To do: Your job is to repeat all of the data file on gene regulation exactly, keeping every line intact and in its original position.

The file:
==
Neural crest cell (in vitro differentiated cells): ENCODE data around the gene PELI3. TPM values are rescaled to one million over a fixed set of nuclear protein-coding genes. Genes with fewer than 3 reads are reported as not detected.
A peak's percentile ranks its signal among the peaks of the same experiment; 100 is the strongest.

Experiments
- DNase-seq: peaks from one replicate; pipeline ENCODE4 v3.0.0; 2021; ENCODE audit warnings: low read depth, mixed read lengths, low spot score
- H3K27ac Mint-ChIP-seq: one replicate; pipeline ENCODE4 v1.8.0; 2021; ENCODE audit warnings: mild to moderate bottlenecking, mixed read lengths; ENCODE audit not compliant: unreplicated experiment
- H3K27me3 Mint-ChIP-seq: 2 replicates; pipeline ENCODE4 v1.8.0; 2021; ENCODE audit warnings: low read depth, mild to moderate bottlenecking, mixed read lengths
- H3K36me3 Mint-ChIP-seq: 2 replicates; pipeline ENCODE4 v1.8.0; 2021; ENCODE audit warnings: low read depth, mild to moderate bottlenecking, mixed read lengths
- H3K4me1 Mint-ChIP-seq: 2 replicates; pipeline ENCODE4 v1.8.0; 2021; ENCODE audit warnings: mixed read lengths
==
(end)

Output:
Neural crest cell (in vitro differentiated cells): ENCODE data around the gene PELI3. TPM values are rescaled to one million over a fixed set of nuclear protein-coding genes. Genes with fewer than 3 reads are reported as not detected.
A peak's percentile ranks its signal among the peaks of the same experiment; 100 is the strongest.

Experiments
- DNase-seq: peaks from one replicate; pipeline ENCODE4 v3.0.0; 2021; ENCODE audit warnings: low read depth, mixed read lengths, low spot score
- H3K27ac Mint-ChIP-seq: one replicate; pipeline ENCODE4 v1.8.0; 2021; ENCODE audit warnings: mild to moderate bottlenecking, mixed read lengths; ENCODE audit not compliant: unreplicated experiment
- H3K27me3 Mint-ChIP-seq: 2 replicates; pipeline ENCODE4 v1.8.0; 2021; ENCODE audit warnings: low read depth, mild to moderate bottlenecking, mixed read lengths
- H3K36me3 Mint-ChIP-seq: 2 replicates; pipeline ENCODE4 v1.8.0; 2021; ENCODE audit warnings: low read depth, mild to moderate bottlenecking, mixed read lengths
- H3K4me1 Mint-ChIP-seq: 2 replicates; pipeline ENCODE4 v1.8.0; 2021; ENCODE audit warnings: mixed read lengths